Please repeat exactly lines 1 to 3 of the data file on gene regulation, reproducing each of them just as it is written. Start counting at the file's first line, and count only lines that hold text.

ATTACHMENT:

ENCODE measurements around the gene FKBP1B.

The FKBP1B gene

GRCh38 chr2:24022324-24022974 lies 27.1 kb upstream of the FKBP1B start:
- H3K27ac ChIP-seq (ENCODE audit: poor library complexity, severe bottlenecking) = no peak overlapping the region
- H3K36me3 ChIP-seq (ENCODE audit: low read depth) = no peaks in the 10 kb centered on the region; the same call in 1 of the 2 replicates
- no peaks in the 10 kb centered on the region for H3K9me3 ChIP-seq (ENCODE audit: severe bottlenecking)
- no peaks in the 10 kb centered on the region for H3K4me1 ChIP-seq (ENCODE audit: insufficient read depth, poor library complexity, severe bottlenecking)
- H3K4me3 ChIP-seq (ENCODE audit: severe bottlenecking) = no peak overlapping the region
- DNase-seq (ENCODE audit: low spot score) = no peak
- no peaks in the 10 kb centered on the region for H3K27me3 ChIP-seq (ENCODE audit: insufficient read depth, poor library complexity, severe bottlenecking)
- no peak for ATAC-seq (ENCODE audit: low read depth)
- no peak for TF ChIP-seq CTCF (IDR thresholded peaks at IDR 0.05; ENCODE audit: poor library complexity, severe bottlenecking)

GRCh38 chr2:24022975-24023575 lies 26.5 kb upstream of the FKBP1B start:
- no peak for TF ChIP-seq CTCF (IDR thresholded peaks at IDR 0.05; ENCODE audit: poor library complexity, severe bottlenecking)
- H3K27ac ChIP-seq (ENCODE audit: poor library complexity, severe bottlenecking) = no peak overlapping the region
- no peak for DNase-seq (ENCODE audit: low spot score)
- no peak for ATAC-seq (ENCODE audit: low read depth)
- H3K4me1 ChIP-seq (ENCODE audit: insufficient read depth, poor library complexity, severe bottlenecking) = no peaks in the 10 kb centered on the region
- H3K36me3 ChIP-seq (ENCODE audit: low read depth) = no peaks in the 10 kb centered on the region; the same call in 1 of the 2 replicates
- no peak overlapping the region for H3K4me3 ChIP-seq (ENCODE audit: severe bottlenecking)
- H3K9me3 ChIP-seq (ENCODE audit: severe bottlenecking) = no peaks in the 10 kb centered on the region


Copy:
ENCODE measurements around the gene FKBP1B.

The FKBP1B gene

GRCh38 chr2:24022324-24022974 lies 27.1 kb upstream of the FKBP1B start: